Honey locust

Gleditsia triacanthos var inermis 'Shademaster' (Thornless Honey Locust)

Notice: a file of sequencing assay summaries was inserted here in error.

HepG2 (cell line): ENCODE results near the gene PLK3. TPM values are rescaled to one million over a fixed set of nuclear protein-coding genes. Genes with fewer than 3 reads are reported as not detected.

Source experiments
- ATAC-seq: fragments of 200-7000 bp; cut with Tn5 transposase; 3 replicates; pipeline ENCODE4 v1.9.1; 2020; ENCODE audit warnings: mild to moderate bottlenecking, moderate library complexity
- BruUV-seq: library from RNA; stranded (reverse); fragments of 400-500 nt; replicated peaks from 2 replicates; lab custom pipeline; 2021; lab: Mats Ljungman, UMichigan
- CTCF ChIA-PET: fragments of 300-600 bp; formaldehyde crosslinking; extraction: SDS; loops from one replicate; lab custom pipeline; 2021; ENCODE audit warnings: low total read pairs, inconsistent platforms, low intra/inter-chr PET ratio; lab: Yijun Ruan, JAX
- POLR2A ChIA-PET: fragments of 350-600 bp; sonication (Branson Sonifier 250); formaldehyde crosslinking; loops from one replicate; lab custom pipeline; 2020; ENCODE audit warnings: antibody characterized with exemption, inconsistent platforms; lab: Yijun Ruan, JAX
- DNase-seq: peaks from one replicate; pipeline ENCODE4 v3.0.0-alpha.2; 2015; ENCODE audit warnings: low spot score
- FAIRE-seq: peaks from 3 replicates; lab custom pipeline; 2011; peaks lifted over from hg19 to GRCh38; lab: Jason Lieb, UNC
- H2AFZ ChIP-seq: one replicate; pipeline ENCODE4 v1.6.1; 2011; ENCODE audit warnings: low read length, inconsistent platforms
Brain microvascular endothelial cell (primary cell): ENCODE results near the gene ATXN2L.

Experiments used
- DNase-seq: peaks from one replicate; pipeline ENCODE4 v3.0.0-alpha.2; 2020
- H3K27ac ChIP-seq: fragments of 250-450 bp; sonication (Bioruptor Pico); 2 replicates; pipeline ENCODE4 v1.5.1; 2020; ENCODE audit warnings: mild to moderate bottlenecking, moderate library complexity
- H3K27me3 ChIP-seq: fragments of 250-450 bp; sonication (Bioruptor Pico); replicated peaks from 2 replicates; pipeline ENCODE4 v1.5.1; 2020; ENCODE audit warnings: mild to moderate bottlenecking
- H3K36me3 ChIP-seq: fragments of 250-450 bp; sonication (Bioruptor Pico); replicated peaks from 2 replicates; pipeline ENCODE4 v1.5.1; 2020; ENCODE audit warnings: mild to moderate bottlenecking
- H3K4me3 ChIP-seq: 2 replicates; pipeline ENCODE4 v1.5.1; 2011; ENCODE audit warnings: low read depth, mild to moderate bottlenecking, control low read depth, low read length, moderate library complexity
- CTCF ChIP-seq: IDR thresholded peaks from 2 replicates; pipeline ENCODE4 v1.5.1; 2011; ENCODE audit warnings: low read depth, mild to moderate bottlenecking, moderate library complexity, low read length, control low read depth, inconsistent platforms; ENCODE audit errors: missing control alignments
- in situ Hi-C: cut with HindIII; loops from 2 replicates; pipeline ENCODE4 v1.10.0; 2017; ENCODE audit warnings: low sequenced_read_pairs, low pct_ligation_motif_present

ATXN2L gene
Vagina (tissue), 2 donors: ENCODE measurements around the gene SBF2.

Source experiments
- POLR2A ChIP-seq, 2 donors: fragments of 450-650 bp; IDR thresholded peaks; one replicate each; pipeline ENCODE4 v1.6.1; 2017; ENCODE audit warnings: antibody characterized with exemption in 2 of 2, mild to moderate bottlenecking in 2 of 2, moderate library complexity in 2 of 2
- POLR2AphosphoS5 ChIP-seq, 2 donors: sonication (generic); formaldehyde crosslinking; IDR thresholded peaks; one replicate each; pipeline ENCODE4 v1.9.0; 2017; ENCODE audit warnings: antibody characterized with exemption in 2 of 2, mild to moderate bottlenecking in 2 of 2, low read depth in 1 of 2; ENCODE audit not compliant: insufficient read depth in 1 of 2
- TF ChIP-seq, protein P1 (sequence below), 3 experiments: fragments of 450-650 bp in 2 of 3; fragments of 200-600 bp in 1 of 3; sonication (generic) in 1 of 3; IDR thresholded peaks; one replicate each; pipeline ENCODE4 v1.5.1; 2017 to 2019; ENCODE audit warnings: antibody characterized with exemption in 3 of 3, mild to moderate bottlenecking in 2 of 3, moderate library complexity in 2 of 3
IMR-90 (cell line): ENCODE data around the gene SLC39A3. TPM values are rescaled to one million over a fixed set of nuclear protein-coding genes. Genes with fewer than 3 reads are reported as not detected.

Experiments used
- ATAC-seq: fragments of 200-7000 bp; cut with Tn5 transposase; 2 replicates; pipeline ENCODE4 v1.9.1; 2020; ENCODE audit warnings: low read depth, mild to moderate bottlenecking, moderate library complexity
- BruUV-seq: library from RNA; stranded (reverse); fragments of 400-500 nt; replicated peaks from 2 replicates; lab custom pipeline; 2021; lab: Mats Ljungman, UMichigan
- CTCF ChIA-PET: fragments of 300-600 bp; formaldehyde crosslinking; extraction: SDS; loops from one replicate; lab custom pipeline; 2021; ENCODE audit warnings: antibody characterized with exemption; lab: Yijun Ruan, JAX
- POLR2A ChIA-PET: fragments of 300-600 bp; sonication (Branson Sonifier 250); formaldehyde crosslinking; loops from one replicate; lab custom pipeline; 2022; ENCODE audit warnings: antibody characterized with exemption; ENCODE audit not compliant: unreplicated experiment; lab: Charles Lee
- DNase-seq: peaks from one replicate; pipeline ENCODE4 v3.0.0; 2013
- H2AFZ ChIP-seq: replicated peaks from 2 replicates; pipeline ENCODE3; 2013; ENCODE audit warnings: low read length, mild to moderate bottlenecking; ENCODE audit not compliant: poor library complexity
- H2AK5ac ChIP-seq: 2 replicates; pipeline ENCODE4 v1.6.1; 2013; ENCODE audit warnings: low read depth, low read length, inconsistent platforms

Gleditsia triacanthos or honey locust has some features that are desirable for city and suburban gardens--it has small leaflets that don't need raking when they fall and the tree casts a light shade that grass will grow under.  The wild species generally produces formidable thorns, but occasionally a form without thorns is found--this is called variety inermis (which is Latin for thornless).  As a legume, this tree produces large bean-like pods with seeds, and because they are messy, horticulturalists have further selected for varieties that don't make many seeds.  "Shademaster" is one such variety.  So this tree is sterile and reproduced commercially by cuttings.  In general we would prefer to plant trees that make seeds, but we have planted this near the paved trail, where its lack of seeds will be is a desirable feature.  This cultivar  does have flowers, which produce nectar and are attractive to bees. This particular cultivar also has a more upright growth form than some and like the straight species, it is very tolerant of pollution, poor soil and other difficult growing conditions.  Thus it has been extensively used in parks, roof gardens, industrial areas, and large gardens.